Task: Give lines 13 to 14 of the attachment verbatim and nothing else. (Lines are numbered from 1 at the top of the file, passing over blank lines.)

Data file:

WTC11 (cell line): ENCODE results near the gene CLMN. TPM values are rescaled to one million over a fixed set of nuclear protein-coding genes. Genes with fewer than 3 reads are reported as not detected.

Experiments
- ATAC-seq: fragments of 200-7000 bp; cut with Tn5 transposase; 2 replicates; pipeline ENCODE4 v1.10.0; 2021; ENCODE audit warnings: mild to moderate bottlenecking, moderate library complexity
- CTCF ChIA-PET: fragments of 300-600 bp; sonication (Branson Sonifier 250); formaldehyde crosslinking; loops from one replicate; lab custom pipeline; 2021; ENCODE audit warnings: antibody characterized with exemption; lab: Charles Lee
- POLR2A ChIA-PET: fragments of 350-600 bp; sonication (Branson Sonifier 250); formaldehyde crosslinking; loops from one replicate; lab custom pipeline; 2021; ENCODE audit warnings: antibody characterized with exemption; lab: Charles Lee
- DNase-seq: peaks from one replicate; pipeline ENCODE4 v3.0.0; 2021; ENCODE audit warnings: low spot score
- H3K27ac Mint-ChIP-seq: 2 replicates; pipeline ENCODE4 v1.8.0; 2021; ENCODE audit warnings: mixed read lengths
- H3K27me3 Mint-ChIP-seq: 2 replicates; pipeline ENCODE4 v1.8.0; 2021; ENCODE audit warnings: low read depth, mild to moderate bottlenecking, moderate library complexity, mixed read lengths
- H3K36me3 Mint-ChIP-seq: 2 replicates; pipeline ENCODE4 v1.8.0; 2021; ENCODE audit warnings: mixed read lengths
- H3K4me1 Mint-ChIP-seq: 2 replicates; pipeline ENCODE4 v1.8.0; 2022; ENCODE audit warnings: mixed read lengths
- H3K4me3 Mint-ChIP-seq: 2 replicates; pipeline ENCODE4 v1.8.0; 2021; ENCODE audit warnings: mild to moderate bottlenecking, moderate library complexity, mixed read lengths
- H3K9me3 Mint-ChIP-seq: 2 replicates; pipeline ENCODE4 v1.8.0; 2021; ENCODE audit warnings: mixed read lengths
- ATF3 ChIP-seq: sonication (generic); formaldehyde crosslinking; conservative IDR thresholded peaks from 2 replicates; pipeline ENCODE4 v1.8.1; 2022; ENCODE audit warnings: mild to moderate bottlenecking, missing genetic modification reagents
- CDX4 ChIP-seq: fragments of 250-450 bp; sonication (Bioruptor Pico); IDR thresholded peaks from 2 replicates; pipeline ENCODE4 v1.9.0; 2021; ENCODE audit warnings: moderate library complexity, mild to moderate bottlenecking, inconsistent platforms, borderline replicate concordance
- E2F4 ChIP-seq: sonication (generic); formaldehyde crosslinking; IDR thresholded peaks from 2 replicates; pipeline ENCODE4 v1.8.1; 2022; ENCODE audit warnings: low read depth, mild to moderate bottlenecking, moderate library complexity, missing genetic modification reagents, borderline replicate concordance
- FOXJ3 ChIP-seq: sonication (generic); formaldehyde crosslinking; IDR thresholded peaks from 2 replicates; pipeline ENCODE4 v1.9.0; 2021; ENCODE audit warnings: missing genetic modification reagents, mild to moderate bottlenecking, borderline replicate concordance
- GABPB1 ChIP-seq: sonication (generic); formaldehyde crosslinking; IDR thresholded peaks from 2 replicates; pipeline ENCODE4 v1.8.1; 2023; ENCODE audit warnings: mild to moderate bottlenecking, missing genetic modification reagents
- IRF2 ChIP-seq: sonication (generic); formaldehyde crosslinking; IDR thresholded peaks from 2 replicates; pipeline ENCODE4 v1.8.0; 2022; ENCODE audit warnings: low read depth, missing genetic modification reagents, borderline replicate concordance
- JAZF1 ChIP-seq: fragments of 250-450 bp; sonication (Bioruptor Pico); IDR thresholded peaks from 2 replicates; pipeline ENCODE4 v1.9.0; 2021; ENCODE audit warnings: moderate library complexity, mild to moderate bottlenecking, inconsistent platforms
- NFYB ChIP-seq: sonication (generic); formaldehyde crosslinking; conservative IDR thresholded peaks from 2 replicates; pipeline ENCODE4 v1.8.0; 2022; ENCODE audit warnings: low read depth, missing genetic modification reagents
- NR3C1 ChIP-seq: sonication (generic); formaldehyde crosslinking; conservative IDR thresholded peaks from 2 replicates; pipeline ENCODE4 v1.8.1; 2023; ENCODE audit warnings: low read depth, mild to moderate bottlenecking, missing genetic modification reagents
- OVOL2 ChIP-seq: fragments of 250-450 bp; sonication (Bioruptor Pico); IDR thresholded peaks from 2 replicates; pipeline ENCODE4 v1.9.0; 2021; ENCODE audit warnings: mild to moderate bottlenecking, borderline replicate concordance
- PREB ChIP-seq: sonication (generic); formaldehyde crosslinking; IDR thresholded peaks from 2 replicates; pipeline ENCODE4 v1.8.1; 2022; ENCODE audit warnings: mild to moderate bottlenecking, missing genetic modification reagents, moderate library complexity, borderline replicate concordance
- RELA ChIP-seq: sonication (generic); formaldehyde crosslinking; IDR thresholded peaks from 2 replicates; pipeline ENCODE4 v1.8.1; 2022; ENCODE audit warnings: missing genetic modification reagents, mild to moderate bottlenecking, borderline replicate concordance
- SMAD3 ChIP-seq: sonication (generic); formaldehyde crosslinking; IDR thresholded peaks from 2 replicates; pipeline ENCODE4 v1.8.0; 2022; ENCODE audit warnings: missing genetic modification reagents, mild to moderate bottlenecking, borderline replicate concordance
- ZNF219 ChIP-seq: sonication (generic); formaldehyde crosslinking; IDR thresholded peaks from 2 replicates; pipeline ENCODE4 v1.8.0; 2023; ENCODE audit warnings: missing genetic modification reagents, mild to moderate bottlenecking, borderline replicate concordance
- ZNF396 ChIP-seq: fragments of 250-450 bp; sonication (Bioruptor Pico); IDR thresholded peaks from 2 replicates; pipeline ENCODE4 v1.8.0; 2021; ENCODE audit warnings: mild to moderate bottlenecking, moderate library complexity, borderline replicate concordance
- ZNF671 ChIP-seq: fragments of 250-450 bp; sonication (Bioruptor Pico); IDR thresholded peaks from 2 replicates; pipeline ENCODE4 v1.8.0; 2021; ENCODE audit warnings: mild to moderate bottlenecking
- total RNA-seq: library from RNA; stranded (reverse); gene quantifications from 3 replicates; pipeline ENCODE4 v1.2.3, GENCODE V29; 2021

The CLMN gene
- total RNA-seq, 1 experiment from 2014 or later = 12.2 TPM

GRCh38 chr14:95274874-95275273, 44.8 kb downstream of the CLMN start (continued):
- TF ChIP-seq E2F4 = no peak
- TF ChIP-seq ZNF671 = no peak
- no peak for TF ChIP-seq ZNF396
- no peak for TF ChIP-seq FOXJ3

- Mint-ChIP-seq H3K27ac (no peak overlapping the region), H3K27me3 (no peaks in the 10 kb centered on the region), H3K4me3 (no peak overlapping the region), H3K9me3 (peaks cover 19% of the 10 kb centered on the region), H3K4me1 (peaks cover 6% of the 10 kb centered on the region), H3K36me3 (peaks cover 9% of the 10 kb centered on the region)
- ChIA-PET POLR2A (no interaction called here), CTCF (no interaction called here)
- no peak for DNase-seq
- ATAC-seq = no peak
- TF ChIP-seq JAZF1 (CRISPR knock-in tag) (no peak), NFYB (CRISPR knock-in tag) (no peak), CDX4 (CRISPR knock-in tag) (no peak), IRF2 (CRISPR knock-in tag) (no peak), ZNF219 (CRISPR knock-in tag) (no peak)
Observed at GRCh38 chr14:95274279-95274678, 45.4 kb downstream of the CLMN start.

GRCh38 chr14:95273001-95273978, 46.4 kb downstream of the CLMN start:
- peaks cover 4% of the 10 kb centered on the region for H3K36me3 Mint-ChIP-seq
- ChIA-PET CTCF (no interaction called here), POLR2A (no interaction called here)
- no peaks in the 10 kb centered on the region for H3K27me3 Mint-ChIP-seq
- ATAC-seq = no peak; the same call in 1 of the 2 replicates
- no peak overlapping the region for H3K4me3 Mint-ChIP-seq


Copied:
- ATF3 ChIP-seq: sonication (generic); formaldehyde crosslinking; conservative IDR thresholded peaks from 2 replicates; pipeline ENCODE4 v1.8.1; 2022; ENCODE audit warnings: mild to moderate bottlenecking, missing genetic modification reagents
- CDX4 ChIP-seq: fragments of 250-450 bp; sonication (Bioruptor Pico); IDR thresholded peaks from 2 replicates; pipeline ENCODE4 v1.9.0; 2021; ENCODE audit warnings: moderate library complexity, mild to moderate bottlenecking, inconsistent platforms, borderline replicate concordance